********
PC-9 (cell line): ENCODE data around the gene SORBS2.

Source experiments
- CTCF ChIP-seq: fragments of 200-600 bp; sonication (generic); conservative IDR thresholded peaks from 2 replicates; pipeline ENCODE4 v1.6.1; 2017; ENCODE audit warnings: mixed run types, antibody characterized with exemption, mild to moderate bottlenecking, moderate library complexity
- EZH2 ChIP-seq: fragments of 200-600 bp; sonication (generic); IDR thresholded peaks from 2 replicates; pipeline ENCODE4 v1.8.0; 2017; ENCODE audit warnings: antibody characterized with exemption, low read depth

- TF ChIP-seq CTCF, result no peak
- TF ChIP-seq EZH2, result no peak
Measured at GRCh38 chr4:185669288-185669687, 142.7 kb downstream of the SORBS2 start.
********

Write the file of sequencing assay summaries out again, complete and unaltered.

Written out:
PC-9 (cell line): ENCODE data around the gene SORBS2.

Source experiments
- CTCF ChIP-seq: fragments of 200-600 bp; sonication (generic); conservative IDR thresholded peaks from 2 replicates; pipeline ENCODE4 v1.6.1; 2017; ENCODE audit warnings: mixed run types, antibody characterized with exemption, mild to moderate bottlenecking, moderate library complexity
- EZH2 ChIP-seq: fragments of 200-600 bp; sonication (generic); IDR thresholded peaks from 2 replicates; pipeline ENCODE4 v1.8.0; 2017; ENCODE audit warnings: antibody characterized with exemption, low read depth

- TF ChIP-seq CTCF, result no peak
- TF ChIP-seq EZH2, result no peak
Measured at GRCh38 chr4:185669288-185669687, 142.7 kb downstream of the SORBS2 start.